Close this search box.

Landmark Autopsy Ruling May Open Door For New Legislation in Texas

agudah1.jpgA landmark decision was handed down in Houston, Texas last week as a judge ruled in favor of upholding the right of a Jewish family to prevent an autopsy on their deceased relative – a middle-aged man who had suddenly passed away in his sleep. The victory was the first of its kind for the Orthodox Jewish community of Texas, where – unlike in states like New York, Ohio, Maryland, and Rhode Island – no language in the law explicitly prevents an autopsy from taking place when it infringes on religious concerns.  Encouraged by the favorable decision in this case, Orthodox activists intend to push for such legislation when the State legislature reconvenes in 2009.

The judge’s ruling in last week’s case was based, in part, on the legal argument presented by the family’s attorney – Mr. Gregg Rosenberg, Esq. – that the Texas Religious Freedom Restoration Act, as applied to this case, prohibits a medical examiner or coroner from performing a post-mortem procedure if it violates the religious beliefs of the decedent and his family. The Texas statute permits an exception to this rule only if government “demonstrates that application of the burden is both in furtherance of a compelling governmental interest [and] [t]he least restrictive means of furthering that compelling government interest.” The Judge ruled that this case clearly did not present any “compelling interest” that would warrant performing an autopsy against the wishes of the decedent’s religious family.

When handing down his decision, the judge also commended Rabbi Asher Block, director of the Texas regional office of Agudath Israel of America, for his “succinct and compelling testimony” on the Jewish perspective regarding the desecration of a body and the traumatizing effect of post-mortem procedures on a religious family.

Rabbi Block had been contacted by the family of the decedent after the body was taken to the local medical examiner’s office and an autopsy to determine the cause of death was scheduled for early the following day.  Rabbi Block, in turn, contacted Mr. Rosenberg, who offered to take on the case pro bono.

Mr. Rosenberg immediately requested, and was granted, a court injunction to prevent the autopsy from taking place. The chief medical examiner challenged the injunction, however, arguing that the cause of death could not be adequately determined without the post-mortem procedure. Rabbi Block, who had filed an affidavit clearly stating the relevant rabbinic sources prohibiting the performance of an autopsy on a Jewish body, offered oral testimony describing the Jewish belief in an eventual reuniting of the soul with its body and that any mutilation of the “physical casing of the soul” causes great “spiritual and emotional grief and anguish for the deceased, the family and the Jewish community.”

In response to the medical examiner’s attorney’s contention that the Biblical injunction, “an eye for an eye” implies Jewish law’s acceptance of organ removal, Rabbi Block explained the Talmud’s teaching that the verse is not intended literally but rather means that the value of the victim’s eye must be appraised and monetary compensation awarded.

“Rabbi Block’s quick thinking and composure under pressure were critical in this very serious case of medical halacha,” noted Dr. Zev Munk, president of the Houston-based Agudath Israel of Texas Advisory Board. “This most significant ruling is a credit both to the importance of the Texas regional office and the hard work and perseverance of Agudath Israel representatives throughout the country,”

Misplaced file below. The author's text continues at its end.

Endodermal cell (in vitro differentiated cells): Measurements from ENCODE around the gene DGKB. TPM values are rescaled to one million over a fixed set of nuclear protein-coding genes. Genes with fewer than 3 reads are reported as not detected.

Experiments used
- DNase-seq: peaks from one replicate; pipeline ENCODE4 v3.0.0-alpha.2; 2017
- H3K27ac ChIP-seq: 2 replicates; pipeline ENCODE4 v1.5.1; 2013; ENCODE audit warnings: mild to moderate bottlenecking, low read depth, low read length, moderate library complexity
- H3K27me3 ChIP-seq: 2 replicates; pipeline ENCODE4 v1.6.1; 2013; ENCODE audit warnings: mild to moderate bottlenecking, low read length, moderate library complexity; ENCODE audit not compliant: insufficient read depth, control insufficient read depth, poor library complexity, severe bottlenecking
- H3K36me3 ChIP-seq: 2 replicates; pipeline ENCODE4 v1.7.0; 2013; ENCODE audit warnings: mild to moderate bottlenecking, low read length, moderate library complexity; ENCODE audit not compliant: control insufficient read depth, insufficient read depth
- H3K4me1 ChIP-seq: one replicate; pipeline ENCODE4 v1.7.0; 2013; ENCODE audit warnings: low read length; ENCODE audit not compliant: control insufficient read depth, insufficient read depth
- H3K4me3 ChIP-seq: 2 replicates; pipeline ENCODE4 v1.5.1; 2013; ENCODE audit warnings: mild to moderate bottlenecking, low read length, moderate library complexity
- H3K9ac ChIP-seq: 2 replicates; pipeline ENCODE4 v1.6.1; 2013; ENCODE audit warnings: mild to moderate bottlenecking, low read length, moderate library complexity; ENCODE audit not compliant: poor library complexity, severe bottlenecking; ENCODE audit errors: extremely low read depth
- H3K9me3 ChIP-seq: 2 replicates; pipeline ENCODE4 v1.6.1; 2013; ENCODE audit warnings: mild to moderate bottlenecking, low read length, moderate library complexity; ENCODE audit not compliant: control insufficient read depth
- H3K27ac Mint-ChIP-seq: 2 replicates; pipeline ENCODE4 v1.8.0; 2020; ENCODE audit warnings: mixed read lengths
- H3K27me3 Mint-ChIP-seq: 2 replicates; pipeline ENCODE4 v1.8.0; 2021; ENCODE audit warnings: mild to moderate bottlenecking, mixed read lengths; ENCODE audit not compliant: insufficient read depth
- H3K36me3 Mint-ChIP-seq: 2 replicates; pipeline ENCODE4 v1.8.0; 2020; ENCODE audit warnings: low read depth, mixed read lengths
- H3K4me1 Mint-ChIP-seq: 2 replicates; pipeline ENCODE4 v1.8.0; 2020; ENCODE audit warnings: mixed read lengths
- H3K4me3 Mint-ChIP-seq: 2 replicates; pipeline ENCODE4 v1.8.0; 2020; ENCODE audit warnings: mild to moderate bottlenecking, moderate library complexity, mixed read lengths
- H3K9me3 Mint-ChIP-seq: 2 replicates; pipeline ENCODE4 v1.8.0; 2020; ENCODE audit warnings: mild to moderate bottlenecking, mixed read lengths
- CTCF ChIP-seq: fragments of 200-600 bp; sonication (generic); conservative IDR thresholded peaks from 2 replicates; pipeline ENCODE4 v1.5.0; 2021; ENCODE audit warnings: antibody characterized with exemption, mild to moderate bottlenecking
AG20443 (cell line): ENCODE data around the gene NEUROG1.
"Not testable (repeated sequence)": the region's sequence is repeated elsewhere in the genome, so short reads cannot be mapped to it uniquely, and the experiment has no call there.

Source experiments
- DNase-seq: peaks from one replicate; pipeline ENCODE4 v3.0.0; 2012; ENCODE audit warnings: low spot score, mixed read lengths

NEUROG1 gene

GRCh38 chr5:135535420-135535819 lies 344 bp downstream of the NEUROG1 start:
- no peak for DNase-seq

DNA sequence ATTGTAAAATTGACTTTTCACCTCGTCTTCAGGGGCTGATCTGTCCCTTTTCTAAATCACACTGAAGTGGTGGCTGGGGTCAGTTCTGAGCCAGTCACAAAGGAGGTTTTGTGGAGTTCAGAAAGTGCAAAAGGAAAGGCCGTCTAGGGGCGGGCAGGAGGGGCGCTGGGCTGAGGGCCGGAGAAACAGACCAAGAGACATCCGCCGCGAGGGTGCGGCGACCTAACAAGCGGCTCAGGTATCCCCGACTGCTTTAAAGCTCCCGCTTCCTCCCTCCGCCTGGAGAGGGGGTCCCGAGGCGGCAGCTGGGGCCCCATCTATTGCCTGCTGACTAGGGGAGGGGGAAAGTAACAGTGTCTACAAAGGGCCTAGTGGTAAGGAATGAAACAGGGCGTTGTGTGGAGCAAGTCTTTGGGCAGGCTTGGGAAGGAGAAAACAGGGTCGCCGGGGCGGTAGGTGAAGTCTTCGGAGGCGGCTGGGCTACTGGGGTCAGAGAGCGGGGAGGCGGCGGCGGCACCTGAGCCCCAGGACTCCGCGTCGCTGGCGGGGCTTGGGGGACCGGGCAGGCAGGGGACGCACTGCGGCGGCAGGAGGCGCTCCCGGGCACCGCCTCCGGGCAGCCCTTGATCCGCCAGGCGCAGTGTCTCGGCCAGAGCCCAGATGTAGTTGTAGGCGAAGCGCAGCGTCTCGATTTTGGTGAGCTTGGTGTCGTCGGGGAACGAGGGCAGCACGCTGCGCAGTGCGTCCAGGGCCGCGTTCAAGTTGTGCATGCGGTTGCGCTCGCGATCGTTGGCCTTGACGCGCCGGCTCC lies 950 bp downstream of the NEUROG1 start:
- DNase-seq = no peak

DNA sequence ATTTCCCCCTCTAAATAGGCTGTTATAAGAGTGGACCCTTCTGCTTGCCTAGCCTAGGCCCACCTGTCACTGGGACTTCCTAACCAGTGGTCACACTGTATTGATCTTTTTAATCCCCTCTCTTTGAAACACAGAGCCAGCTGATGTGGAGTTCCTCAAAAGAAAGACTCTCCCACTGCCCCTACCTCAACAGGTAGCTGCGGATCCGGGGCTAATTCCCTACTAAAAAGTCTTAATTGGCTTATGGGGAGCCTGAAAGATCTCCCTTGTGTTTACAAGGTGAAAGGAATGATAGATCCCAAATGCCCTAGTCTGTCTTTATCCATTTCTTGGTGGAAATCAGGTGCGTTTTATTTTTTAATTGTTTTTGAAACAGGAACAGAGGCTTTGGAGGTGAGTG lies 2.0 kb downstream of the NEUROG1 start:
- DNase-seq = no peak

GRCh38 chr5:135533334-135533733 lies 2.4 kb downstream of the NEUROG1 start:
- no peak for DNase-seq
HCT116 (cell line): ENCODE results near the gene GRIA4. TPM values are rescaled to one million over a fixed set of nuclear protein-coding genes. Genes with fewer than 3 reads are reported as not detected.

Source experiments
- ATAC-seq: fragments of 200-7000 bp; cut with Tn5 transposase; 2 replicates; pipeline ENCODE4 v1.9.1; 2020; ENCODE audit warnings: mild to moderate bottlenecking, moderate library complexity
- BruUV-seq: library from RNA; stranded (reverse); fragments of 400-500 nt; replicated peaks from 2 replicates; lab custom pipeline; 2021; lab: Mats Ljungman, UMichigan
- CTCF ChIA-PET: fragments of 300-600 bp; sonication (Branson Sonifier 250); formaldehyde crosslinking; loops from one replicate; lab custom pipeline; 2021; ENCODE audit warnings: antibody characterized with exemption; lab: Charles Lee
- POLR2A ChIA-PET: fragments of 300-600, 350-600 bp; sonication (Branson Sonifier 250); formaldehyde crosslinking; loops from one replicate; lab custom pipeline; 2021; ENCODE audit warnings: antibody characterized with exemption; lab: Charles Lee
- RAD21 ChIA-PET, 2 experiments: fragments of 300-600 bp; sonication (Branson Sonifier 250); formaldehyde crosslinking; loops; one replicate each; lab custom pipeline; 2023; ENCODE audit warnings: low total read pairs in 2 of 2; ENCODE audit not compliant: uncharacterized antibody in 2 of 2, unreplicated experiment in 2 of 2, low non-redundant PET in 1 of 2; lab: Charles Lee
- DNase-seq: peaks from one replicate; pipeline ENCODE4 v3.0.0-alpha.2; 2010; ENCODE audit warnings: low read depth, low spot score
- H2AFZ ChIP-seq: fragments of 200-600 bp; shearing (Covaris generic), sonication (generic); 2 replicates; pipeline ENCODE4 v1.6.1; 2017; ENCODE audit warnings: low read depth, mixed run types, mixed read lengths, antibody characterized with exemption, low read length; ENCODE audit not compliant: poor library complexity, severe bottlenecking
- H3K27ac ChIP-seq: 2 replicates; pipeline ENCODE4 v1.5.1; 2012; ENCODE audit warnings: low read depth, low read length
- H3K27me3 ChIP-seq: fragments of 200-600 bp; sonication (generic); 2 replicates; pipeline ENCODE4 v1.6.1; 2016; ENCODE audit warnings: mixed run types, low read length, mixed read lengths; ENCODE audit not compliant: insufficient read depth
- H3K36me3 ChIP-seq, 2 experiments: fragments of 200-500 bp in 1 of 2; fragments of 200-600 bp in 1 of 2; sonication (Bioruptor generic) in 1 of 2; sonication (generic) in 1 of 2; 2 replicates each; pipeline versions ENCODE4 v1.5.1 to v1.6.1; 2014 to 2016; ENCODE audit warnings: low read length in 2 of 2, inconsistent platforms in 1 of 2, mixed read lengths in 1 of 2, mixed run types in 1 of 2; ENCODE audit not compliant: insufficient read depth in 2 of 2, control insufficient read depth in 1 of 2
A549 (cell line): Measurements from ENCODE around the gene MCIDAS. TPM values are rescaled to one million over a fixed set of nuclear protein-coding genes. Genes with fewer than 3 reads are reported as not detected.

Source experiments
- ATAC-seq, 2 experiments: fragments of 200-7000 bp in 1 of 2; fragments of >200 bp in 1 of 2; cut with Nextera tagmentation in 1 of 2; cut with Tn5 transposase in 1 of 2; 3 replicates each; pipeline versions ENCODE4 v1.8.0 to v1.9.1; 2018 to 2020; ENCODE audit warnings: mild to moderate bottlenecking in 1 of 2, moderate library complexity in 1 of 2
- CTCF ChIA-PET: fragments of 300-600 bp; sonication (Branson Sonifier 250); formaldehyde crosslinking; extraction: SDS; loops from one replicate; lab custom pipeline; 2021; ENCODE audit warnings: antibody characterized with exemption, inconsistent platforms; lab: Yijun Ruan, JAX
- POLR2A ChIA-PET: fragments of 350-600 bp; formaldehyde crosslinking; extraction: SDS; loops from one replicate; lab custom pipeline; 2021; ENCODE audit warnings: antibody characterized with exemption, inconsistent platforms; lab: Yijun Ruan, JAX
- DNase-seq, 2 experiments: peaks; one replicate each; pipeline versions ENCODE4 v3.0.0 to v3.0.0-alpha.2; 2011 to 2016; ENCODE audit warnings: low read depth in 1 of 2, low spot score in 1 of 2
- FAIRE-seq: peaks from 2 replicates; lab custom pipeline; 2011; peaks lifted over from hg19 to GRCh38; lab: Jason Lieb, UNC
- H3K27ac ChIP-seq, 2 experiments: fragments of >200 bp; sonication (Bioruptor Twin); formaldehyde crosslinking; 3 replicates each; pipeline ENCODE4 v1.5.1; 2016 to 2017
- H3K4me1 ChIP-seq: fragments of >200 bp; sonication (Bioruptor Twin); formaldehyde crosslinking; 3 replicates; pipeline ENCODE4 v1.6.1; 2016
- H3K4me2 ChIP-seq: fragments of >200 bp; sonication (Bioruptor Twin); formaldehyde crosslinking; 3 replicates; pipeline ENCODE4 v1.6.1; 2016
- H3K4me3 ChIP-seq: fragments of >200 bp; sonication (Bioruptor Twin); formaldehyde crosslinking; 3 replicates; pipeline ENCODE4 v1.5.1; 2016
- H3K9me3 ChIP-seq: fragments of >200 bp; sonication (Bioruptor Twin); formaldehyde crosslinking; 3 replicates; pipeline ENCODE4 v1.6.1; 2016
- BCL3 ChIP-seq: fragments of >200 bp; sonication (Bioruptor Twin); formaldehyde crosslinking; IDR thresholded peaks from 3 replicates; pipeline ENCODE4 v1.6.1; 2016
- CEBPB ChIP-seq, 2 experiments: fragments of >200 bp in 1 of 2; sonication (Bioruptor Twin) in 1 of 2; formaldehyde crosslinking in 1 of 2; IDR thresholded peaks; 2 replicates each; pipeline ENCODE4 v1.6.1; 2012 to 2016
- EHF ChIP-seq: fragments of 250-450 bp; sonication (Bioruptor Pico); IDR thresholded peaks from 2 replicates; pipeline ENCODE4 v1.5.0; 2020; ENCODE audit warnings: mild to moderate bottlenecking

“The Houston Orthodox Jewish community’s incredible support and assistance in this very delicate matter only adds to its reputation as an exceptional group of caring and special individuals,” says Rabbi Block, who credits Mr. Rosenberg; Rabbi Yossi Grossman, Rosh Kollel of the Torah Outreach Resource Center of Houston (TORCH)/Houston Community Kollel; Rabbi Dovid Goldstein, associate director of Chabad Outreach of Texas; and Rabbis Edgar and Zvi Gluck of New York  for their extraordinary efforts on  behalf of the deceased’s family. “The large crowd of people that crammed into the courtroom during the hearing unquestionably helped reinforce my testimony regarding the importance of this issue to the Torah community.”

6 Responses

  1. Who knew that medical examiners would be so lomdish? Ayin tachas ayin = mamon. Kudos to Rabbi Block and Mr Rosenberg, Esq.

  2. This is a start hopefully for all states to get the same law passed, not to cause Chas Vesholom a delay with a dead body in any case.
    A Yasher Koach to the people that were involved.

  3. #1-
    I think you misread quote. The medical examiner stated ayin tachas ayin was in favor of transplants, and therefore autopsy, not mamon. the mamon explanation was put forth by Rabbi Block

  4. Kudos to the Texas judge. His Honor ruled bravely and correctly, showing a level of jurisprudence that should be an example to other judges nationwide when similar cases come before them.

  5. Fay Mem: I understood.

    BTW, the Gr”a has a very nice remez to explain Chazal’s drasha of ayin tachas ayin. Take the letters of “ayin”: ayin, yud, nun. The letters which follow these letters in the aleph beis are pay, kof and samach, which spells KESEF. So if one damages an ayin, he must pay TACHAS AYIN. What is “tachas ayin”? As we explained, it is the letters of kesef.

Leave a Reply

Popular Posts